Brave New World
By James Laube, senior editor
Modern California vintners face a juggling act unlike any that faced those who've juggled before them. These companies--Beringer, Mondavi, Kendall-Jackson and Franciscan, to name a few--confront not only local harvests in California, where they've made wine for years, but also operate on a global scale. They've spread out their winemaking empires like an unwieldy vine, stretching to such faraway lands as Chile, Italy, France and Argentina. No longer are they merely focused on how the grapes are ripening in Santa Barbara, Monterey, Napa or Sonoma. They're just as tuned into weather forecasts for Chile's Casablanca Valley, Tuscany or the vast Languedoc region of France.
The latest chief executive to sit in the driver's seat of one of these new-breed multinationals is the new president at Franciscan Estates, Jean-Michel Valette. He's 38 years old, clean-cut, with dark brown hair and black-rimmed glasses. He's an unusual choice for a job like this. He's an outsider. He comes from a strong financial background, having spent a decade-plus at Hambrecht & Quist, an investment firm that specializes in high-tech Silicon Valley deals. But H&Q also put together several key California wine deals. Two of the biggest wine-related projects Valette worked on were the initial public offerings of Mondavi, in 1993, and Beringer, in 1997. Though larger in size, both Mondavi and Beringer mirror Franciscan's diversification.
Valette is more than just a savvy Wall Street analyst or barrel counter. He knows fine wine from a consumer's perspective and can taste and evaluate it better than most. He's among the elite who have earned the prestigious Master of Wine title, which qualifies him as a wine expert. So he brings unique qualifications to his new assignment.
While he knows a lot about wine, he's about to get a new education. What he learned about wine while studying for his Master's is that "there are some things you'll never, never know for sure." The quest for higher quality will continue to drive the world's best wine estates, he says, and as long as wineries keep trying to make better wines, the wine world will be forever changing and improving.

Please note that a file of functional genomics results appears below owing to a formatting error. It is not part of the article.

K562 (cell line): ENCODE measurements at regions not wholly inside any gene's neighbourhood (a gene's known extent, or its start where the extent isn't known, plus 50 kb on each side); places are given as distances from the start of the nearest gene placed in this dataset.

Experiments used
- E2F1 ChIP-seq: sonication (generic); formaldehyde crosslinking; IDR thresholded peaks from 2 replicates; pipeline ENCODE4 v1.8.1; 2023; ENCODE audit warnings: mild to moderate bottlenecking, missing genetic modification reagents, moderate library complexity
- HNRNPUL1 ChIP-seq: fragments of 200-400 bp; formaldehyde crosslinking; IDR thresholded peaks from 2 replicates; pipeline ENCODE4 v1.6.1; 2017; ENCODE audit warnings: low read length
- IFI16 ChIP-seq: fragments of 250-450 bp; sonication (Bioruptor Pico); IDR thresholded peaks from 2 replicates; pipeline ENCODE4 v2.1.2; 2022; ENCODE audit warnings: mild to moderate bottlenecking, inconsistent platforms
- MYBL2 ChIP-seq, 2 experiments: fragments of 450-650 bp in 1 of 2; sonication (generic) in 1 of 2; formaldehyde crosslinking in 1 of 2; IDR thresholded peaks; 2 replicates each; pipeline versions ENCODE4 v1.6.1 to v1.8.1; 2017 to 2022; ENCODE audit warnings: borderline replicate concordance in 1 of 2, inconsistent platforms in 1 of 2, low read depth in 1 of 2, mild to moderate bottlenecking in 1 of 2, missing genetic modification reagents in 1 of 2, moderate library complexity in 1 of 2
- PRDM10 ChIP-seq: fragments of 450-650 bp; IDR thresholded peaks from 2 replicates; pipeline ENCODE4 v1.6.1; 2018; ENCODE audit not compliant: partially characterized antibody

On a warm September day, Valette is dressed in a long-sleeved, pinstriped shirt, perfect for his former digs--San Francisco's financial district--but a shade dressy for harvest in Napa Valley, where T-shirts and rolled-up sleeves are the norm. Never mind that. Valette may be new to the inner workings of a winery, but he's no stranger to looking at the bigger picture, a prerequisite for today's global wine exec.
Franciscan's empire, put together by its chairman, Agustin Huneeus, is centered in Rutherford in Napa Valley. There, both Franciscan and a second wine estate, Quintessa, are based; the former offers elegant, supple Cabernet, Chardonnay, Merlot and Meritage wines; the latter is a $70-per-bottle, single-vineyard wine incorporating the major varieties used in Bordeaux reds: Cabernet Sauvignon, Merlot and Cabernet Franc.
Franciscan also owns Mount Veeder Winery, on Mount Veeder, which makes Cabernet and Chardonnay, but of late has lacked a focus and identity commensurate with its appellation-bearing name. Then there's Estancia, a brand and winery that is fully extended throughout California, well known for its Alexander Valley red wines as well as its Monterey-grown Fumé Blanc, Chardonnay and Pinot Noir. Beyond California, Franciscan's major new endeavor is Veramonte in Chile, Huneeus' homeland.
Franciscan Estates' goal is to produce great wines from its vineyards, with the belief that the wine world's future is tied to distinctive wines of specific sites and appellations. In the old days, that might have meant getting the most out of one's vineyard or vineyards in front of the winery or down the road. But with today's modern wine companies, the factors are infinitely more complex, even if the basics remain unchanged. Franciscan Estates must rely on the expertise and judgment of its vineyard managers and winemakers like never before. Yet the opportunities for success are equally as diverse. No one is more immersed in this crash course than the newest global wine exec, Valette.
This column, Unfiltered, Unfined, features the opinionated inside scoop on the latest and greatest in the world of wine, brought to you each Monday by a different Wine Spectator editor. This week we hear from senior editor James Laube, in a column also appearing in the current Wine Spectator. To read past Unfiltered, Unfined columns, go to the archives. And for an archive of Laube's columns, visit Laube on Wine.